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Asian American Voters Face Misinformation Campaigns


Exit polls from the general election can give us a better look at how Americans voted. One of the most diverse voting blocs was Asian Americans, with a swath of spoken languages and networks of information. And while the cultures may vary, one thing ties them together when it comes to elections - misinformation. Terry Nguyen is a reporter at Vox, and she wrote about misinformation in the Asian American community and how it affected voting this year.

Thanks for joining us.

TERRY NGUYEN: Thank you for having me.

ELLIOTT: First, let's talk a little bit about just what is the Asian American voting bloc. And who did you focus on in your reporting?

NGUYEN: So according to, you know, exit polling, a majority - 61% of Asian American voters supported Biden, and 34% backed President Trump. Asian Americans are the voting group that's fastest-growing in the next couple of years. And there's a constant stream of people entering the country and becoming citizens, which means Democrats and Republicans can both court them. In terms of the groups that I focused on, I am Vietnamese American, so a lot of my reporting came from my knowledge of that community. But I also spoke to folks from the Chinese diaspora, from Hong Kong, Taiwan, Korean Americans and Indian Americans as well.

ELLIOTT: So we talked about how misinformation was the tie that binds. What did you find about misinformation that was out there? What did it sound like?

NGUYEN: The difficult thing about Asian American misinformation is that it is a cross-platform phenomenon because not all Asian Americans use the same communication platform. So, for example, many are on Facebook. Many use YouTube and Twitter. But there's also platforms like WeChat, WhatsApp and LINE. And that, you know, varies depending on the ethnic group.

ELLIOTT: Can you give me a few specific examples of the kind of misinformation that's out there?

NGUYEN: Yeah. There was reporting on South Asian communities who thought that if they voted for a certain candidate, their vote might not get counted. Similarly, in the Vietnamese community, there's been a lot of misinformation about Biden being a radical socialist and implementing authoritarian policies, which is not true at all.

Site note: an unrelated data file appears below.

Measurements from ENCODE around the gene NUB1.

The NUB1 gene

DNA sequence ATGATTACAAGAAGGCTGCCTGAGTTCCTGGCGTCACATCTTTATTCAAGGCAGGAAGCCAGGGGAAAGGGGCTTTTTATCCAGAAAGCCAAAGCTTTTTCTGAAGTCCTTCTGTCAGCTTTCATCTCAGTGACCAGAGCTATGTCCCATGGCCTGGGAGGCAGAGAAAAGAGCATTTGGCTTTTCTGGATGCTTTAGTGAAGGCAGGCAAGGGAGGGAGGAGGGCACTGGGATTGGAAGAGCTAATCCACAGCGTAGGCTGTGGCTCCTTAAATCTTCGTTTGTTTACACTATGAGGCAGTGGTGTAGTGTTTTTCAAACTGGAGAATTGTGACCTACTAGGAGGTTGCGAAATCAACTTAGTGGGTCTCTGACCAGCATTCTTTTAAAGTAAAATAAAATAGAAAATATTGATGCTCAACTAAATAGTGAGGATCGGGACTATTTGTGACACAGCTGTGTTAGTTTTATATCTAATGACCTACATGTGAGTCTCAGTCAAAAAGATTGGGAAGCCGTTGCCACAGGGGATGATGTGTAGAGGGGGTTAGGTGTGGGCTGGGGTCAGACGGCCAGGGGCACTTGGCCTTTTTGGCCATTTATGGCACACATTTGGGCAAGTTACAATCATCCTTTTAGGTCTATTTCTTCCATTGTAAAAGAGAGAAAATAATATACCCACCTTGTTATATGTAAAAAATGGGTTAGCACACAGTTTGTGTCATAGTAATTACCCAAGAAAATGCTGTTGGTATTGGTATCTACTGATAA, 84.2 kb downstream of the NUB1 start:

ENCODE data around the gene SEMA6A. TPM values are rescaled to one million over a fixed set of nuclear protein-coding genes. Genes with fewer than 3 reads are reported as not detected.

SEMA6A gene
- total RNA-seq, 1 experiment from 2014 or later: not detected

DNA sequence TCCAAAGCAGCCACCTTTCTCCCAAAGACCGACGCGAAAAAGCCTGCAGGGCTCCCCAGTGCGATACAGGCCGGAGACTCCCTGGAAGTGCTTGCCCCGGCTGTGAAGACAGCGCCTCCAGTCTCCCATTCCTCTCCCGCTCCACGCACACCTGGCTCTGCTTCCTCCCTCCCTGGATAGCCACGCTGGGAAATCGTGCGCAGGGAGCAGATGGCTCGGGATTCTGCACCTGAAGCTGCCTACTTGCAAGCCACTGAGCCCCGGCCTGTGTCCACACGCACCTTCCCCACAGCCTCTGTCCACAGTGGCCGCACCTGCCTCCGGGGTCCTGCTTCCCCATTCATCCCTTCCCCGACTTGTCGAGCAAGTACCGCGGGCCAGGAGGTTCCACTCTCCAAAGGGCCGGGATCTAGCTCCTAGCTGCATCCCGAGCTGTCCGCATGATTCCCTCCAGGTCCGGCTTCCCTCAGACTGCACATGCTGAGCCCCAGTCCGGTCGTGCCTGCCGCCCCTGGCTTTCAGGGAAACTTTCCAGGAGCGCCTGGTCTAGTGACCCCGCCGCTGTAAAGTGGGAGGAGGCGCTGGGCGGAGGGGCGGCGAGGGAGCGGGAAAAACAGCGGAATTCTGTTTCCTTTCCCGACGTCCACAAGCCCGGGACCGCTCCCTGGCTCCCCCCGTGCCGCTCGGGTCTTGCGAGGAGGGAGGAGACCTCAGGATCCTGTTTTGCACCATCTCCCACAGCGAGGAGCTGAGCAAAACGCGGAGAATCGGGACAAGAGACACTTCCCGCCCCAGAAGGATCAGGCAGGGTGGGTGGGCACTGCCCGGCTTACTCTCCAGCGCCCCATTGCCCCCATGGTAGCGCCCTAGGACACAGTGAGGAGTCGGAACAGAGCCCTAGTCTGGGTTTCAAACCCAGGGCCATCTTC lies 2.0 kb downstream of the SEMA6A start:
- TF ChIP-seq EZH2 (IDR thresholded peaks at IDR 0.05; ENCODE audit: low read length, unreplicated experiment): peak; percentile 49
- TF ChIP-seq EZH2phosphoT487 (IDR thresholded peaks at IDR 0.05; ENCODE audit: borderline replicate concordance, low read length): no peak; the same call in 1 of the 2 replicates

ELLIOTT: Why is it that certain messages seem to really resonate with certain communities?

NGUYEN: So one thing that I've noticed - a thread that's similar between certain Asian American voters and even Latino voters is those who have experienced communism, especially first-generation immigrants or those who have a contentious history with China - so those from countries like Cambodia, Vietnam, Laos and from places like Taiwan and Hong Kong - they are very much worried about the impact of the election regards to China and the sort of red-baiting that's been happening among the Republican Party. Although Trump and a lot of Republican politicians are aiming their socialist messaging towards a broad swath of the American public, these messages resonate more among these communities because they've kind of experienced this type of government firsthand.

ELLIOTT: So who is targeting them? Who's spreading all the misinformation?

NGUYEN: Some of this information is translated from, say, Breitbart or The Daily Caller or other alt-right media networks. But the organizers I spoke to were also concerned about native entities. Some of this is from The Epoch Times, which is kind of a larger misinformation network. Folks also said they were worried about GNews, which is a site founded by a Chinese billionaire who has close ties with Steve Bannon and the alt-right. And some native-language media just generally carries its own individual biases.

ELLIOTT: So what's being done to track the misinformation and disrupt it? How is that going?

NGUYEN: A lot of this work is done at the grassroots volunteer level. The organizers I spoke to say that certain concerns, certain misinformation about voting, for example, happens at a regional level. And so the organizers are primarily trying to meet the community on these platforms and just spreading information that is accurate and nonbiased. I do know for the Vietnamese American community, they have launched something called Viet Fact Check. And they are on the popular English platforms - Facebook, Instagram - and are trying to kind of combat misinformation in both languages, English and Vietnamese.

ELLIOTT: Now, you note at the end of your piece for Vox that Asian Americans are showing to be a really strong force in the suburbs of Atlanta, specifically Gwinnett County, where there's a big population of Indian Americans. Now, I would think that those voters could play a role in the upcoming runoffs for the two U.S. Senate seats in Georgia. What do you think that campaigns and organizers need to be understanding about the Asian American vote in order to mobilize it?

NGUYEN: I think national campaigns - not even national - even regional and state could recognize that voter outreach could be a very significant long-term investment. A lot of these folks just have never been contacted by campaigns or any organizer knocking on their door to talk about what policies that they're enacting. And so a lack of outreach has really made the community feel very politically insulated. But I do think it's important for more investments and more outreach overall.

ELLIOTT: Terry Nguyen is a reporter at Vox.

Thanks so much for being with us.

NGUYEN: Thank you for having me. Transcript provided by NPR, Copyright NPR.